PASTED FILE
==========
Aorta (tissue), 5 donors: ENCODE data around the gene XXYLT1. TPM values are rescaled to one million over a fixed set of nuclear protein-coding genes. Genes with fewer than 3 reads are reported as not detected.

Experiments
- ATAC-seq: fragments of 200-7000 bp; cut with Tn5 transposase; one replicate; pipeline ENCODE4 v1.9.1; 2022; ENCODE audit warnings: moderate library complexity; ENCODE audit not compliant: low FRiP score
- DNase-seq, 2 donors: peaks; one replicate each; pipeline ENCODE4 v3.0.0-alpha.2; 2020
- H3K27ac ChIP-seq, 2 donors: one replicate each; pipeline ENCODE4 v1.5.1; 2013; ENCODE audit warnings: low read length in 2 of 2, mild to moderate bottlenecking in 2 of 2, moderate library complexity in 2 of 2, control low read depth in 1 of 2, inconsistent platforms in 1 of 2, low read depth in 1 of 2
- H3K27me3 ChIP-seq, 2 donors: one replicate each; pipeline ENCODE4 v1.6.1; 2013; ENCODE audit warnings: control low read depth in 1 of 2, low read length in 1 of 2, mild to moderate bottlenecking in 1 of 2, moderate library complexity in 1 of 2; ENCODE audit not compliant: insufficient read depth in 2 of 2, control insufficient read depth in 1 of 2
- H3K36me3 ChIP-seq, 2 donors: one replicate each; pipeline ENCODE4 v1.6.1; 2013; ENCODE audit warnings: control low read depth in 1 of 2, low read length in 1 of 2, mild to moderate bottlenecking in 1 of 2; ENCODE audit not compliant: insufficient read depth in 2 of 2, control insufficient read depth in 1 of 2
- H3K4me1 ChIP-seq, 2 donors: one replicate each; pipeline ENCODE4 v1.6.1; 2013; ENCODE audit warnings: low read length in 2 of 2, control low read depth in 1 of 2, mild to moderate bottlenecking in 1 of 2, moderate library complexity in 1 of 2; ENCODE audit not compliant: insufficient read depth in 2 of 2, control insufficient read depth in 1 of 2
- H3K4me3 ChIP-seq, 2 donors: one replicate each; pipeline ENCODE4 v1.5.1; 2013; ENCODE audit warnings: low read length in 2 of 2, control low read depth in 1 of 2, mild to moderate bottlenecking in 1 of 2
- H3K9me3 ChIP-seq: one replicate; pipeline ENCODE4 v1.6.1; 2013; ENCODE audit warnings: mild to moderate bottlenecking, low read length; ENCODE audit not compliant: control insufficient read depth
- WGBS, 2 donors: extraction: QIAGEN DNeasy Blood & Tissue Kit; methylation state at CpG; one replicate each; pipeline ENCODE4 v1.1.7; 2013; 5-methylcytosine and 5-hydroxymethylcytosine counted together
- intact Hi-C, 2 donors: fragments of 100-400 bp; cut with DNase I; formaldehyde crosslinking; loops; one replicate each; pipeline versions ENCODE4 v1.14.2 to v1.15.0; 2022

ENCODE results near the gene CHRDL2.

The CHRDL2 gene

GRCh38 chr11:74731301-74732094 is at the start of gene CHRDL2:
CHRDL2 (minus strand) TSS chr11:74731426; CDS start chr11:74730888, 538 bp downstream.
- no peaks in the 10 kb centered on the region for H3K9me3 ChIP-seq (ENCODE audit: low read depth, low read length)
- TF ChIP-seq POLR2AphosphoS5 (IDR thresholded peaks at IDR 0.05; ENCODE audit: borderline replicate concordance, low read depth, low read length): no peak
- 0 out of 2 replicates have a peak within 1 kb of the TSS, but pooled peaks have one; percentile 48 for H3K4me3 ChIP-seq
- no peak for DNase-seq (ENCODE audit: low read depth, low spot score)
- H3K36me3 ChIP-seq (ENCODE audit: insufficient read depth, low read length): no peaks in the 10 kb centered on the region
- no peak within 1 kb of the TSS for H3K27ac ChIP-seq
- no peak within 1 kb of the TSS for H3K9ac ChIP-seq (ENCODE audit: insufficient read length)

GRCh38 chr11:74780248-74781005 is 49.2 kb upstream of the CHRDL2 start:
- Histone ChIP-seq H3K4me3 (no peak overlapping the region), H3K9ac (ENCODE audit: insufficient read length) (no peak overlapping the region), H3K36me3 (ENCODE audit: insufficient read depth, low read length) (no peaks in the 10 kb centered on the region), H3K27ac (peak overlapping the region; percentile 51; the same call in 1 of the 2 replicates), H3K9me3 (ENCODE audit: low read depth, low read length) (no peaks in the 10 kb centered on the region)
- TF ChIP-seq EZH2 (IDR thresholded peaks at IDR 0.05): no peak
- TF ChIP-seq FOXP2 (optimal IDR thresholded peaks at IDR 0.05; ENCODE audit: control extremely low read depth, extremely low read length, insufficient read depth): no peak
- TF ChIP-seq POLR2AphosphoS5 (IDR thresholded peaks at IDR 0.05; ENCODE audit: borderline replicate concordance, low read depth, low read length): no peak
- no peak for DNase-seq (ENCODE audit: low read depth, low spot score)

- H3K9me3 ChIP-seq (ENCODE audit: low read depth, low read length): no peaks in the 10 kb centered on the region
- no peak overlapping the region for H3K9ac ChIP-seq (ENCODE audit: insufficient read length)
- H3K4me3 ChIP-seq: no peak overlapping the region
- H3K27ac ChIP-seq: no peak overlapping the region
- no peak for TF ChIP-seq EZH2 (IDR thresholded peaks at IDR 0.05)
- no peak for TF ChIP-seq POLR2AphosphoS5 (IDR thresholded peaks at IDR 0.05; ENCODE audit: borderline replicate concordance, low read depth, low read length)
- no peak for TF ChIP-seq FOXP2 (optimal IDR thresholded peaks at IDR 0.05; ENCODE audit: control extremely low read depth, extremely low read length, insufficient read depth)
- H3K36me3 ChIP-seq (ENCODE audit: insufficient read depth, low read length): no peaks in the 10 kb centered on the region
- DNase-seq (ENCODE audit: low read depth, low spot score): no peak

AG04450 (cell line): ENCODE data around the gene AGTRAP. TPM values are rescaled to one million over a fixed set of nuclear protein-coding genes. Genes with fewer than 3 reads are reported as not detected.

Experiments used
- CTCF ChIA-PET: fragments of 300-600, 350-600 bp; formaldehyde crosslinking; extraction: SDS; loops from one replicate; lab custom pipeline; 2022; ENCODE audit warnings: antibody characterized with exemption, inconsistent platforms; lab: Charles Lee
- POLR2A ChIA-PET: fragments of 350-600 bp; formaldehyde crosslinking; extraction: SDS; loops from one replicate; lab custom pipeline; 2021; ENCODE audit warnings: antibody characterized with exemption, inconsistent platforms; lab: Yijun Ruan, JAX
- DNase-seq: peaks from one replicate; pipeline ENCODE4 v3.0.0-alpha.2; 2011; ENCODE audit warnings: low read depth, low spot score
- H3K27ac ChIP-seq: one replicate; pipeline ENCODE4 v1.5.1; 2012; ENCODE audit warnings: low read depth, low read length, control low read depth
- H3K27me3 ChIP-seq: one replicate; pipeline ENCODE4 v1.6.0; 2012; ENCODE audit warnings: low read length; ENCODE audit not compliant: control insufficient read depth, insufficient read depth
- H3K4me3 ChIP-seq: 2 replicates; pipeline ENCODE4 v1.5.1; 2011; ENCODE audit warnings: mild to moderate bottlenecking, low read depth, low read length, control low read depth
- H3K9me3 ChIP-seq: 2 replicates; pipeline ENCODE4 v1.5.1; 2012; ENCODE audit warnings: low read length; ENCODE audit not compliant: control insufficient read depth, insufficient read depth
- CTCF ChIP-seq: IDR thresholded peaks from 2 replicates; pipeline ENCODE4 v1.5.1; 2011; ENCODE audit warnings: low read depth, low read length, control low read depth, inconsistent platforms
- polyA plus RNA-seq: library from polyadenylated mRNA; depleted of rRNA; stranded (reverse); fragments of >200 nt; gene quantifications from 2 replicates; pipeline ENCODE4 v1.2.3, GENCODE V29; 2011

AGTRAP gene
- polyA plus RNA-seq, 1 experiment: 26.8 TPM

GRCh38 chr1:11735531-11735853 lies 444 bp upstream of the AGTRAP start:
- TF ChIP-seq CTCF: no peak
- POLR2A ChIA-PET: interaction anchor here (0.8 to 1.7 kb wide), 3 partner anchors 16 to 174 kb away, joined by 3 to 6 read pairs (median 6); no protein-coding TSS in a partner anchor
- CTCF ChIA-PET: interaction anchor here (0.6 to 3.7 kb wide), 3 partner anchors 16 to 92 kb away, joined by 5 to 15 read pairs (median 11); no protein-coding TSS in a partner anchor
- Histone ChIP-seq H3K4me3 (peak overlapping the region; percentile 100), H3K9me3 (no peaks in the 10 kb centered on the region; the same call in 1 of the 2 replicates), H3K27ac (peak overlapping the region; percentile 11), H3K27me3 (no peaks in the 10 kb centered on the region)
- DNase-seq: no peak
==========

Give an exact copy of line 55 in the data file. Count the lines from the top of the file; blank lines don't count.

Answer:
- CTCF ChIA-PET: interaction anchor here (0.6 to 3.7 kb wide), 3 partner anchors 16 to 92 kb away, joined by 5 to 15 read pairs (median 11); no protein-coding TSS in a partner anchor